No.2503 Sergeant Robert Marines Harvey
Robert Marines Harvey was born at sea on the 26 August 1882 to William and Grace Harvey (nee Watson). They were travelling from England to Australia on the ship Corona. Robert had four brothers:
- Archibald (Captain)
- William Matthew
- Catherine Ann
Robert married Mary Jane Iverson in 1901 in Victoria and they had four children:
- William Robert - born 1902
- Grace Elizabeth - born 1903
- Stanley - born 1907
- Georgina (Gina) Marines - born 1910
[Jane (Robert’s sister) married Robert Swalwell in 1908, who also enlisted in the army in WW1 and was killed in action on 3 May 1917].
Robert enlisted into the Army at Melbourne, Victoria on 29 May 1915. He was 33 years and 10 months and he was 5 feet seven and a half inches tall. Robert weighed ten stone and two pounds with a chest measurement of thirty five to thirty seven inches. His complexion was fresh, with brown eyes and black hair. He had a tattoo on his right forearm. His next of kin was listed as his wife, Mrs Mary Harvey of Somerville Road, West Footscray, Victoria. All of this was recorded at the time of his enlistment.
He was a member of the Footscray Rifle Club and was part of the Garrison artillery for over a year. Robert joined 6th Battalion at Lemnos on 31 October 1915. He disembarked at Alexandria, ex-Lemnos, 7 January 1916 (general Gallipoli evacuation), he then transferred to 58th Battalion on 17 February 1916. He was promoted to Corporal at Tel el Kebir on 22 February 1916 and then Sergeant, Ferry Post on 15 May 1916. He embarked at Alexandria to join the British Expeditionary Force, 17 June 1916; and disembarked Marseilles, France, 23 June 1916.
He was posted as missing on the 19 July 1916. A Court of Enquiry was held in the field on 1 September 1917, with the pronounced fate as 'Killed in Action, 19 July 1916'. [Note on B.103, 'buried in vicinity of Fleurbaix'.
Statement: Red Cross File No 5099968, 2717 Pte J.R. McCormick, 58th Battalion, 6 December 1916: "We went over the top about ten minutes to seven in the evening at Fleurbaix, and when we had got about 50 yds. out in No Man's Land, I saw Sgt. Harvey killed by M.G. Fire (sic). We had to retire but it was very difficult getting back, the firing being so heavy, and I was myself out all night. I do not know anything about Sgt. Harvey's body being got in or about his burial.'
Second statement: 3144A J. SALT, 58th Bn, C Company, 58th Bn (patient, 3rd Southern General Hospital, Oxford, England), 12 February 1917: "I knew Sergt Harvey (58. A.) attached Grenadiers. All the Grenadiers know that he was killed on July 19th out in No Man's Land during the charge at Fromelles. The German lines were 500 yards from us, and we only got as far as their wire, and then we came back".
Third statement: 2228 Pte S.S. ROBERTSON, 58th Battalion (patient, No 1 Australian General Hospital, Rouen), 26 February 1917: "He belonged to A. Coy. We went over that Evening (sic). The attack was an utter failure, our Casualties (sic) being very heavy. I saw him lying out in "No Man's Land," wounded. I passed close to him, and as I passed he waved his arm. I know no more".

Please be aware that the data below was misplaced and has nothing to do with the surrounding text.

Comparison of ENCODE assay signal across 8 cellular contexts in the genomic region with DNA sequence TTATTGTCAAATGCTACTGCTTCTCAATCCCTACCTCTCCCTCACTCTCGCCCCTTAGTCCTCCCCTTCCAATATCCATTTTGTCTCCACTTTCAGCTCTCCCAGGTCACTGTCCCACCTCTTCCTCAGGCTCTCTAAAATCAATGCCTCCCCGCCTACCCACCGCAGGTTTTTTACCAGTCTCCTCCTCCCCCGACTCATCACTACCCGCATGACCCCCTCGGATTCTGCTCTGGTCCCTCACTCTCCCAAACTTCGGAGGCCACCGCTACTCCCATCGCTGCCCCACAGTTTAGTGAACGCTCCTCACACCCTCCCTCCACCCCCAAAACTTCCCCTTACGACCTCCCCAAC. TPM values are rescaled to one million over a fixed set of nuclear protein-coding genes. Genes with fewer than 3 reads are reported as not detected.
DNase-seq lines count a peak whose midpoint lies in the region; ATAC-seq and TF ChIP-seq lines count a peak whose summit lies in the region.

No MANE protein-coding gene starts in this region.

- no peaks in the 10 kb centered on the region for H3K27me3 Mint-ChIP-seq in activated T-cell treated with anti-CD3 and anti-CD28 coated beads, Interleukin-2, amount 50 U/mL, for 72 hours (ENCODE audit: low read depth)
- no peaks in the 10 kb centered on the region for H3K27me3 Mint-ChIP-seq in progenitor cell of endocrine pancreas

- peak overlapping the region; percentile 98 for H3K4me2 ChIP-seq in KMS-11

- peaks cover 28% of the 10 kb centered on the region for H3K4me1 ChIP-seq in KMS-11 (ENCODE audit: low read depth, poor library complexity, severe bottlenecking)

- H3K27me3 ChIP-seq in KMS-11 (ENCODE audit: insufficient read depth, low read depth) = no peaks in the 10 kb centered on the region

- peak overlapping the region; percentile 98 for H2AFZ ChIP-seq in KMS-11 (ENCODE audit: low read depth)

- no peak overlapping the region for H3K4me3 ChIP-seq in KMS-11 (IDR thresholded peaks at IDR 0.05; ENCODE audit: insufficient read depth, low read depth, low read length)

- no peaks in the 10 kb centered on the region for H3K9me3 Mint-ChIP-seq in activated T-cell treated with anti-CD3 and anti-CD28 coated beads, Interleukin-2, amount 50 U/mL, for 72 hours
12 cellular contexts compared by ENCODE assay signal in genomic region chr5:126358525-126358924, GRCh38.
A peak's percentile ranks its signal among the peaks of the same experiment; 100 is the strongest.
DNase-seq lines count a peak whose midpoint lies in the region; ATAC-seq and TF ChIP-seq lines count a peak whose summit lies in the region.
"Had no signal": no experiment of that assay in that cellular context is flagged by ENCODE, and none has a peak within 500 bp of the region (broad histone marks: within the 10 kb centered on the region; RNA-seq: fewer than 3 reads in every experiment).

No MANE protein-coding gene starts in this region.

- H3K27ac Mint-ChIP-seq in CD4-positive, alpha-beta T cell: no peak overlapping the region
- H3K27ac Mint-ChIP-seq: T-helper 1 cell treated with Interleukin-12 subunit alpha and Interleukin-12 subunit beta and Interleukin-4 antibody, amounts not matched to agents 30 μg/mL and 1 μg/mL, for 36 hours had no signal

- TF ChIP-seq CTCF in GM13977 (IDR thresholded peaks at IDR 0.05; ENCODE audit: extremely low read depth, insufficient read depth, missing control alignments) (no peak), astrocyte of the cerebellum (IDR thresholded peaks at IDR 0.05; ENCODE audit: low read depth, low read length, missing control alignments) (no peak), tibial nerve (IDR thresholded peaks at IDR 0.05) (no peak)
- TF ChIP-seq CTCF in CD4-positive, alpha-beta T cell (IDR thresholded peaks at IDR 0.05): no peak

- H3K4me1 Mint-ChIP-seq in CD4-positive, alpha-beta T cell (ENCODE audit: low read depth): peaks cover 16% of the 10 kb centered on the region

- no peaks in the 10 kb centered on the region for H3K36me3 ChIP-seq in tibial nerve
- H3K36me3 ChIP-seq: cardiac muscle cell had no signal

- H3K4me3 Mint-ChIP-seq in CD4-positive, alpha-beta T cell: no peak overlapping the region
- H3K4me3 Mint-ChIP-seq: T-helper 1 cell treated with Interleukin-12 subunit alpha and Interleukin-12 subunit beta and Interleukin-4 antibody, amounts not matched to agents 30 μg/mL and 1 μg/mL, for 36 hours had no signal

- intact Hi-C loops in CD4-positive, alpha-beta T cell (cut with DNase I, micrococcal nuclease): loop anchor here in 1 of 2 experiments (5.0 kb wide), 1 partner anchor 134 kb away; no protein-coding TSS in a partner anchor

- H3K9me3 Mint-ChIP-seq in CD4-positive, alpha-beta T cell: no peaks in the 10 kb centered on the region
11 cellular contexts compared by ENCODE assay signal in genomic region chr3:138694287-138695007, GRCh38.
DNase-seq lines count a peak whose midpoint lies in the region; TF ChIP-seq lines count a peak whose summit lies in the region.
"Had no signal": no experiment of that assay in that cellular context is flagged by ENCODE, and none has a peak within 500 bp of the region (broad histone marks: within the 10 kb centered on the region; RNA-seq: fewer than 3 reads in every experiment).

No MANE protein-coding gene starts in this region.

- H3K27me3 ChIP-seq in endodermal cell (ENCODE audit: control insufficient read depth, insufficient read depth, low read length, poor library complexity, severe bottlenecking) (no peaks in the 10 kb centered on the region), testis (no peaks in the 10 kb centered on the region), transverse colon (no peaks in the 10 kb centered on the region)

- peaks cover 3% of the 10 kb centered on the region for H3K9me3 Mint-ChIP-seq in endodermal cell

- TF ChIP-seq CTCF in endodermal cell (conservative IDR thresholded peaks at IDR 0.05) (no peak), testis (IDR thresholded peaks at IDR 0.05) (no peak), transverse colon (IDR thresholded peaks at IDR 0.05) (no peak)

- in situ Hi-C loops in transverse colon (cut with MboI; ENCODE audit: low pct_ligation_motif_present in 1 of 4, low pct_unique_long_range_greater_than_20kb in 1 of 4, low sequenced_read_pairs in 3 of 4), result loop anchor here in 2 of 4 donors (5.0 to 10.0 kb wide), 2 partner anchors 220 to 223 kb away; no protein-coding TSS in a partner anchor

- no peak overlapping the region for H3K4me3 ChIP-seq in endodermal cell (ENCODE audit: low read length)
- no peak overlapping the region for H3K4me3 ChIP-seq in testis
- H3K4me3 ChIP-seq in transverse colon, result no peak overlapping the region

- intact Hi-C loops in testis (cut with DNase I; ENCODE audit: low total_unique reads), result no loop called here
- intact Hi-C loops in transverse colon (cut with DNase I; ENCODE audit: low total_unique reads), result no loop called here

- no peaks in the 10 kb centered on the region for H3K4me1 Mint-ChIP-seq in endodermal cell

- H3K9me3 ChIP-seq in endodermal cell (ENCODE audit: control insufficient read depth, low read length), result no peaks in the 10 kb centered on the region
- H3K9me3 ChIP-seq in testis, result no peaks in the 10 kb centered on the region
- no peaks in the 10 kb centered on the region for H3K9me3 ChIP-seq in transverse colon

Fourth statement: 2412 Pte M. O'CONNOR, 58th Battalion, 1 March 1917: "He was my Grenade Sgt. in A. Co. team. On 19.7.16 he went over in the charge from [the] same bay as my self (sic) and I cannot give any details after I got htm but up to that time I remember him giving an order that was about 250 yards from our starting point; I was hit about 50 yards further on. Sgt. Harvey was still going then[;] I am sorry this is all I can say with certainty ... "
Robert officially was killed in action on the 19 July 1916 at Fleurbaix, France (Battle of Fromelles) aged 35. There is no known grave for burial but there is commemoration plaque for him at V.C. Corner (Panel No 13), Australian Cemetery Memorial, Fromelles, France.
Robert's father, William Harvey received a letter from Private R. A. Raine which provided him with a brief account of his son's last moments, it was dated 26 May 1917 from France and is saved in his army records. Private Raine’s words at the end of the letter said, "though perhaps nothing will compensate you for the loss of your son it may be some little consolation for you Sir to know that your son was held in high esteem by all the men in his Company and he died like a HERO".
A notice was published in the Melbourne newspaper regarding Roberts death:
HARVEY. – Killed in action (previously reported missing) 19th July, 1916, Sergeant R.M. Harvey, second son of Mr. and Mrs. W. Harvey, of no. 27 Kent Street, Yarraville, brother of John (now active service), Archibald, Mrs.R.Swalwell, Mrs J. Bryant, Mrs A.Osborne, Sarah, Elizabeth, Georgina, and Willie Harvey, aged 35 years. Died doing his duty.
The Argus, 22 September 1917, p.13
Medal and Entitlements
[received by his wife]
- Victory Medal - 14 December 1922
- 1914/15 Star - 30 July 1920
- British War Medal - 12 August 1921
- Memorial Scroll - 20 August 1921
- Memorial Plaque - 11 September 1922
1917 'Family Notices.', The Argus (Melbourne, Vic. : 1848 - 1957), 22 September, p. 13, viewed 13 October, 2014, http://nla.gov.au/nla.news-article1651073